Wednesday, August 11, 2010

There is No Sanctity of Marriage to Preserve

No, I have not abandoned this blog.  I just lost interest in blogging for a while.  I intend to post regularly from now on.

A week ago, a federal judge struck down California's Prop 8.  The subsequent conservative reaction to gay judge Vaughn Walker's ruling demonstrates how worthless modern conservatives are.

Since August 4, conservatives have been clamoring louder than usual about defending marriage and preserving its sanctity.  There's just one problem: marriage in 2010 America is not worth defending.  Thanks to no-fault divorce, something conservatives (except the ones who read blogs like this) never criticize anymore, marriage can essentially be unilaterally be ended by the wife (yes, that wasn't a gender neutral statement, but most divorces are initiated by wives) who will end up with half of the marital assets (read: her husband's money), alimony, and custody of the children with their accompanying child support.

Considering that half of all marriages end in divorce, calling marriage sacred is a sick joke.  I fail to see how gay people marrying each other could make it any worse.


  1. If there IS a threat to marriage, it seems that it is not so much the Gays as it is the current feminist version of 'marriage' as it is presently practiced -- where the woman marries the man, later divorces him, legally kidnaps his children, smears his reputation with false charges of all kinds, and steals nearly everything he has and will earn in the future (with the full approval and assistance of the government, to boot!)
    If anything, the current furor over Gay Marriage seems ridiculous, like a red herring that draws attention away from the present injustices in divorce that severely punish the husband...
    On second thought, maybe the best way to kill the idea of Gay Marriage would be to let the gays marry, and THEN have them go through the wringer of "no-fault" Gay Divorce! Turn the divorce industry loose on the Gay community and let it do to the gays what it has done to hetero husbands, and then the idea of Gay Marriage will probably become anathema.
    The only foreseeable problem with this scenario is...which of the two gay partners is going to get assigned the role of 'husband'? (Maybe the one with the greatest amount of money?)

  2. "The only foreseeable problem with this scenario is...which of the two gay partners is going to get assigned the role of 'husband'?" - Ping Jockey

    Well, that's where the marriage analogy ends. A settlement ending a gay marriage couldn't be influenced by anti-straight or anti-male bias.

    Conservatives have a very strong emotional attachment to old-fashioned marriage. It's like the respect people have for their dead ancestors - I'm talking about those kinds of respect being related, not just analogous.

    Conservatives would be better off trying to end no-fault divorce (through ballot measure), as well as open marriages and infidelity (through civic action - a change in attitudes), than to try to stop gay marriage.

  3. The issue isn't really about gay marriage, or at least it shouldn't be. It's about the ability of states to make their own laws defining the terms of marriage. Marriage is not a federally protected constitutional right. It is a religious custom that was codified into law by various states with differing terms for each state. A federal judge should not be able to overrule a state's constitutional referendum simply because he doesn't like the law. The idea that denying officially recognized marriage status to gays somehow denies equal protection under the law is absurd because gay marriage is not the same as heterosexual marriage. To say as much, you would have to say that homosexuality is the same as heterosexuality, which it clearly isn't. There would be a stronger case against denying incestuous marriage, yet I don't see anyone championing that cause.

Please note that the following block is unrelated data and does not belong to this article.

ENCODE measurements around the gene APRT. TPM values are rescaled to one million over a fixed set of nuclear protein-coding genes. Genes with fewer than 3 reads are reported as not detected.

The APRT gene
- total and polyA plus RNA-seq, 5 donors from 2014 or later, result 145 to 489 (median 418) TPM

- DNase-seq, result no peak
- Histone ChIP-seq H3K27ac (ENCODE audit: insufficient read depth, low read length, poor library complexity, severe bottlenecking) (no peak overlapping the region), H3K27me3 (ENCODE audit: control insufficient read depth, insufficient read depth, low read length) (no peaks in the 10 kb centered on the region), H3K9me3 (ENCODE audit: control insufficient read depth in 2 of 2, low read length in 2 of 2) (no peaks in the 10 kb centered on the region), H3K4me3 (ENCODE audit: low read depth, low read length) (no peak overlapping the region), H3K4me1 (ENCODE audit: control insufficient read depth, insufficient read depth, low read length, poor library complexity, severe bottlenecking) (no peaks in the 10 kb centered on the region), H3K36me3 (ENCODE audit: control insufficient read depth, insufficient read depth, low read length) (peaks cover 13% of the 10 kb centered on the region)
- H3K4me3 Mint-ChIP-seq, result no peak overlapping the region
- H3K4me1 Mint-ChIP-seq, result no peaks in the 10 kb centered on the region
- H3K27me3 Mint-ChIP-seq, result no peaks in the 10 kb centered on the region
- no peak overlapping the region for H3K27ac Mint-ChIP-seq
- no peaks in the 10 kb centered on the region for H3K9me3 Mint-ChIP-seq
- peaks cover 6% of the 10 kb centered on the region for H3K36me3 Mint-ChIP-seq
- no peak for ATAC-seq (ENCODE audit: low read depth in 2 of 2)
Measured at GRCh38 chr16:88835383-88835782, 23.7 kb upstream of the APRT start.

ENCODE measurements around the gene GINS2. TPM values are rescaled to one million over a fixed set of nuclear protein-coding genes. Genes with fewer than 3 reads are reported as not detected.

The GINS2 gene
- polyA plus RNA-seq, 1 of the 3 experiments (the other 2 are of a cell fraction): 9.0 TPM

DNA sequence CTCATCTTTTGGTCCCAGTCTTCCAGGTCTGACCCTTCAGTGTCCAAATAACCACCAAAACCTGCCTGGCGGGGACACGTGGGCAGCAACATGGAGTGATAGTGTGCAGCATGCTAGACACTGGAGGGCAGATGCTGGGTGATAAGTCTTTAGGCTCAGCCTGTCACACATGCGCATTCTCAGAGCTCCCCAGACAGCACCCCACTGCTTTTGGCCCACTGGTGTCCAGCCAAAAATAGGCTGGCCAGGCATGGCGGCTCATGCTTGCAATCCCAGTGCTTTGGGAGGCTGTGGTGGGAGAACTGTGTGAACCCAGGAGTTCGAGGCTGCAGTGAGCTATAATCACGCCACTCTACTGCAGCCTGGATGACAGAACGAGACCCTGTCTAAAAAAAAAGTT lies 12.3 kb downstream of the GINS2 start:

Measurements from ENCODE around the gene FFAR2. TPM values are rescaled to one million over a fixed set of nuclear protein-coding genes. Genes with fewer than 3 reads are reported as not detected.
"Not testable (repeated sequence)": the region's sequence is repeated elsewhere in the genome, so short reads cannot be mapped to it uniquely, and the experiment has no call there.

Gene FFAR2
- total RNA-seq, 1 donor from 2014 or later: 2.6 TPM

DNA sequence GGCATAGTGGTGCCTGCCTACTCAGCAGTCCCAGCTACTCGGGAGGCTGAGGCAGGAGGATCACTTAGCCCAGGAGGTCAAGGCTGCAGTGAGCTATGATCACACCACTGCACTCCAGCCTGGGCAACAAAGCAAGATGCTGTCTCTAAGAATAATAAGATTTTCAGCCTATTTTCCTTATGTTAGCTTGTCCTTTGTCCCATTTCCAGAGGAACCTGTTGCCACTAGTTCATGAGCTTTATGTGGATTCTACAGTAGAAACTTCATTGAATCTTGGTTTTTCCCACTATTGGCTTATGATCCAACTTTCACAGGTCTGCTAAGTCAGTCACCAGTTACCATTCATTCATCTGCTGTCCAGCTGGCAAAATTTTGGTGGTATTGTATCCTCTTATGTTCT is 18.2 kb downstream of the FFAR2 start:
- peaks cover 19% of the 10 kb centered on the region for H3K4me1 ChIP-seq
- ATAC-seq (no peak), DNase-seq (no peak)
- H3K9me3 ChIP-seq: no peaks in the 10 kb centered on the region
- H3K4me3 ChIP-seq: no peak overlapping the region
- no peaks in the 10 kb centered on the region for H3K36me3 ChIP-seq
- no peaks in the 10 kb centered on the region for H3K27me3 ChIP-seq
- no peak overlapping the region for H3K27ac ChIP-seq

4. I agree. Marriage is dying.

    The bigger story was that the ruling revealed who is running the country. The voters of CA said no. A judge said yes, in part because it was in the "interests of CA." Apparently the voters are not to be consulted in determining the interests of the state.

    The elites are firmly in control. If you doubted it before, it's not possible to doubt now.

  5. New York doesn't allow no-fault divorce, and it doesn't make NY a better place to live, it just creates more work for divorce lawyers.

    Under community property theory, which I prefer over the older theory, all money earned during the marriage belongs to each partner 50/50, but any money people had before they got married, and they didn't comingle, they can keep for themselves. This is fair enough.

    When determining custody of children, judges determine what's in the best interest of the child. It's strange for someone who believes in HBD to argue that mothers aren't better with raising children than fathers.

    The law has always been like this, but there used to be strong social stigmas against divorce so it didn't happen. You can't blame the legal system because social customs have changed in a bad way. But feel free to blame liberals and the media if you'd like.

  6. My passion for blogging comes and goes too.

  7. Your point is well made about marriage being a dead institution in the USA. When I discuss marriage with conservatives, they seem to have some idea that we are still living back in the 1950s. They do not quite get the point that the world which they are trying to salvage has long since been overrun by barbarians.

    When determining custody of children, judges determine what's in the best interest of the child.

    "Best interests of the child" are usually code words for taking away the rights of adults in general, and men in particular.

    For the best interests of liberty, we ought to be tossing a lot of judges into the hoosegow!